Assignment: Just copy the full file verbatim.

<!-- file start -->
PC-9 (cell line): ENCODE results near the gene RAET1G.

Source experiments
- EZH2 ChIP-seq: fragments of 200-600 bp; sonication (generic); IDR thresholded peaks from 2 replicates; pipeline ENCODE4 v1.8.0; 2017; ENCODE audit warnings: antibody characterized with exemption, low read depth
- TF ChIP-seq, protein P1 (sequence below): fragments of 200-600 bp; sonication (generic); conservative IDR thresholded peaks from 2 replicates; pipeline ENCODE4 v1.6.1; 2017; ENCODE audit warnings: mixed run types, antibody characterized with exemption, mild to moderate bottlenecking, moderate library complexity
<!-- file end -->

PC-9 (cell line): ENCODE results near the gene RAET1G.

Source experiments
- EZH2 ChIP-seq: fragments of 200-600 bp; sonication (generic); IDR thresholded peaks from 2 replicates; pipeline ENCODE4 v1.8.0; 2017; ENCODE audit warnings: antibody characterized with exemption, low read depth
- TF ChIP-seq, protein P1 (sequence below): fragments of 200-600 bp; sonication (generic); conservative IDR thresholded peaks from 2 replicates; pipeline ENCODE4 v1.6.1; 2017; ENCODE audit warnings: mixed run types, antibody characterized with exemption, mild to moderate bottlenecking, moderate library complexity